As new Scouts join the Troop (if they don’t already have friends in a certain Patrol), the same principle applies. It would also be best if they were given a chance to become familiar with everyone before choosing which Patrol they want to join. Some Troops have a ‘new Scout Patrol’ where a group of new arrivals are led by an older Scout for a period of time before joining the different existing Patrols.

This Scout-chosen approach to Patrol arrangements does not mean there is a fluidity of Patrol membership. Once the Scouts are in a Patrol, they should stay there unless there is a really good reason for transference. Otherwise, Scouts could easily learn to run away from interpersonal conflict. Also, the Patrol spirit simply cannot develop if there are too many changes. Patrols should be as permanent as possible for this reason.

The Patrol Leader

“Each Patrol has a Patrol Leader selected from the Scouts in the Patrol.” Everybody knows that! But it’s very important to have the right Scout as Patrol Leader. The better the Patrol is led, the more every single Scout will get through Scouting. For this reason, there has been debate throughout the history of Scouting as to whether it’s best for the Scoutmaster to select the Patrol Leader or whether he should be elected democratically by the Patrol. If he’s Scoutmaster-chosen, the advantage is that the Scoutmaster has more wisdom to tell which Scout would be the best leader. However, if the PL is elected, there is a sense of ownership and accountability created inside the Patrol.

I personally think that election is best. The robust sense of responsibility and mutual accountability is worth it. It’s important, though, that Scouts be given the chance to know each other well before being asked to make this decision. If it’s a new group of guys, they should go on some hikes, plan a camping trip, or something before election time. Usually it doesn’t take long before the Scouts can make a good decision.

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Leadership Inside the Patrol

The Patrol Leader is rightly given a lot of focus, but the responsibilities of the individual Scouts in the Patrol are often overlooked. One of the most important and difficult jobs the Patrol Leader has is to fit each Scout in his Patrol to an area of responsibility. Each Scout will have both long-term roles (Patrol Quartermaster, Patrol Scribe, etc.) and short-term roles (Campfire Leader, Chief Chef, etc.). These different positions allow every individual member of the Patrol to gain some experience in leadership, allow them to have a real ownership in the running of the Patrol, and allow the Patrol Leader to truly lead his Patrol.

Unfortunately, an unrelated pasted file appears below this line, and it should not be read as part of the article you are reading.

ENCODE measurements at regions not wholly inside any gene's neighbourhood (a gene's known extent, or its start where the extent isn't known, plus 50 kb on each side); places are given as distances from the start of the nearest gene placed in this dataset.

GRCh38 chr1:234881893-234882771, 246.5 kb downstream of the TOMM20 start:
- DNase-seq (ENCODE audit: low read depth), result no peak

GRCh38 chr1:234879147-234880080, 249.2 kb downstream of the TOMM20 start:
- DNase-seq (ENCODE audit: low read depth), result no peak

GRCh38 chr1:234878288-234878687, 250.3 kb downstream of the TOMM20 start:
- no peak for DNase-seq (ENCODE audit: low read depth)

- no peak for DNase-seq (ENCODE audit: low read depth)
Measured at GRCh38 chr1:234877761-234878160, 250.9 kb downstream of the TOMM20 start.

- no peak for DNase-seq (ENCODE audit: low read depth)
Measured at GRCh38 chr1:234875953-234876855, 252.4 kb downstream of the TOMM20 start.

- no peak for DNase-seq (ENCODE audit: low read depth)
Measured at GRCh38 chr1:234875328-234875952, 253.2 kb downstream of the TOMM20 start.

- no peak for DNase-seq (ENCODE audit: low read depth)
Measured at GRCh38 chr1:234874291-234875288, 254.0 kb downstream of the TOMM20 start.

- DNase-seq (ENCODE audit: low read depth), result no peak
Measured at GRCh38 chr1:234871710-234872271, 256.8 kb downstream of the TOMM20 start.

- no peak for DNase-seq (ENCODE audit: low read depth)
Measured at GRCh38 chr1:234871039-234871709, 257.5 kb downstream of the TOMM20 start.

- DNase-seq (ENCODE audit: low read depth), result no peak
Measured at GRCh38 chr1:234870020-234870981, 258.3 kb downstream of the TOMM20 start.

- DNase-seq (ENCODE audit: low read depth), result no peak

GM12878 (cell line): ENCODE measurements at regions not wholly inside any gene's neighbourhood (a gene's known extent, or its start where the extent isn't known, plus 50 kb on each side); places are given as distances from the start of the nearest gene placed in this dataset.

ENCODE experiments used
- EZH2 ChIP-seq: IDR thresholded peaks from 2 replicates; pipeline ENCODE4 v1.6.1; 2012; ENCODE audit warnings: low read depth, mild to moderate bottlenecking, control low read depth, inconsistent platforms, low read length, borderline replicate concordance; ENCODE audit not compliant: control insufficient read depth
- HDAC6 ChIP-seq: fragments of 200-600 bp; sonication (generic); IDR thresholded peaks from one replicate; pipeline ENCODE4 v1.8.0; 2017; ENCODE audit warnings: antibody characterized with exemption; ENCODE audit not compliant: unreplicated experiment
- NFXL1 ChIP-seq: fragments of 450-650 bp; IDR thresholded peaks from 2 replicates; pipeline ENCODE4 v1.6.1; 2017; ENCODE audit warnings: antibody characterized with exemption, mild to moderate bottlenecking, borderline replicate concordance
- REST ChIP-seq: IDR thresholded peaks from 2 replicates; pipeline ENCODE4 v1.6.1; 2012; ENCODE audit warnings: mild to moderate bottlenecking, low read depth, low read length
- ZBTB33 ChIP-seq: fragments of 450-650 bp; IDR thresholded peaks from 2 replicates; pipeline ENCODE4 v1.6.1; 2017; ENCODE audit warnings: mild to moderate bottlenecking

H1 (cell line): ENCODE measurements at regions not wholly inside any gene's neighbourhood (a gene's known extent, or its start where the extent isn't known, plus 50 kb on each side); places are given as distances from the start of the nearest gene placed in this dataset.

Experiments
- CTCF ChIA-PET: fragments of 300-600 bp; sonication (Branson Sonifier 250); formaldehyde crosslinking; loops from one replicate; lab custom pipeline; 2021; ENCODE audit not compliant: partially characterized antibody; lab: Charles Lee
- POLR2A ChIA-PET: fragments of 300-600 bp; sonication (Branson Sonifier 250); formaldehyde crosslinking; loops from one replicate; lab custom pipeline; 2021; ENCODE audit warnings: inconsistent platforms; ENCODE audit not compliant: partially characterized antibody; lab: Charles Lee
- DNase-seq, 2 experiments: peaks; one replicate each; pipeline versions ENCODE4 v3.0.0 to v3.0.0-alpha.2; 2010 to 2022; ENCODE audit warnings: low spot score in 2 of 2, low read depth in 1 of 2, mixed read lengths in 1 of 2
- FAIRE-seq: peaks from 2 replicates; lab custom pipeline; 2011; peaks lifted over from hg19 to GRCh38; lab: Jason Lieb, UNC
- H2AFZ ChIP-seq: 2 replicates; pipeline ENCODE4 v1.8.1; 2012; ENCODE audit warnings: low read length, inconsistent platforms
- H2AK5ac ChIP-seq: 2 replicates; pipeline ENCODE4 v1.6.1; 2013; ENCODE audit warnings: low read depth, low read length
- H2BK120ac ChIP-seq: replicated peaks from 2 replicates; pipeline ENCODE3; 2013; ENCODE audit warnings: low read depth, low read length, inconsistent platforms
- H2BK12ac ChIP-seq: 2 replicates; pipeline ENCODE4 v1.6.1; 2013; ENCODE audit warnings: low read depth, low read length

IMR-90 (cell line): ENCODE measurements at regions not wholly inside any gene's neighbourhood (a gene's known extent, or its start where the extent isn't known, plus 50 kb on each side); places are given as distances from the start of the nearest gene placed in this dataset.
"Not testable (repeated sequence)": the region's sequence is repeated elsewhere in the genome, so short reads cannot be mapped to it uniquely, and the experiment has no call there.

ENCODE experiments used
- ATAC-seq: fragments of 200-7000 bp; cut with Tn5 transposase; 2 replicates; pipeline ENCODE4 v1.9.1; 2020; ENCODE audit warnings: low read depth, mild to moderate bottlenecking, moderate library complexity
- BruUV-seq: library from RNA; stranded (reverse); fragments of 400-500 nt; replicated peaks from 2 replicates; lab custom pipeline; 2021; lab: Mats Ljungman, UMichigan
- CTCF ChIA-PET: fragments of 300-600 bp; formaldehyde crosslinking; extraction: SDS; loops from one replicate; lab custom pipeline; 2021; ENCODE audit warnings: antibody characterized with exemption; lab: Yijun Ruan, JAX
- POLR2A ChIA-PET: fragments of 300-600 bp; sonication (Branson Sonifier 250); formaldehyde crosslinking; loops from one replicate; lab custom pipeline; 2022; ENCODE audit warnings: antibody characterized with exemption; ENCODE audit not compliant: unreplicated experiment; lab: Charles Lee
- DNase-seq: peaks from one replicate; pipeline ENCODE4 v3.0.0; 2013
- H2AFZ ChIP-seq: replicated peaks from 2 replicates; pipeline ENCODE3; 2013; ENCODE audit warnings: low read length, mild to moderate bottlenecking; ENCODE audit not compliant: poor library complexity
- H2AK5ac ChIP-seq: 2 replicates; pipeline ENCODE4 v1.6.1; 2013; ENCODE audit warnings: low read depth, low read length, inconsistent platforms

Every member of the Patrol is equally important, but not every one of them should be expected to have identical Scouting experiences. Some Scouts will be talented in things other than leadership, and that’s okay. Trying to artificially construct the different leadership positions hinders the growth of the Troop. If, for instance, each member of the Patrol took turns being Patrol Leader, the Patrol would never develop the synergy that comes from a single Patrol Leader learning how to lead a group that is learning how to follow him. If another Scout has aspirations for Patrol Leader, he always has the opportunity to show himself worthy and be elected for the next term. If he doesn’t make it, he can learn to exercise quality, informal leadership in the Patrol – a very beneficial situation to everyone.

What can you do?

I hope this article didn’t sound too basic. In the beginning, I said that the reason I’m covering some of the more foundational principles is to spread a more in-depth understanding of why Scouting’s founders set things up the way they did. That’s the only way to best apply these principles in real life, and that’s the only way Scouting will survive long-term. If substantial understanding is replaced with mere surface-level formulas, Scouting cannot survive very long.

In the next article, I’ll cover what it is that these Patrols are actually for – what they do in and out of Scouting.

If you care about this, please teach this stuff to others in any way you can. Bring it up in conversation with other Scout leaders, share this article (or others) with friends, teach it formally to your Scouts, teach it casually whenever there is is a good moment. The rediscovery of traditional Scouting depends upon you!

Thank you again for reading and supporting this website. But above all, thank you for caring about the young men in your life and your dedication to bringing the life-changing Scouting program to each of them.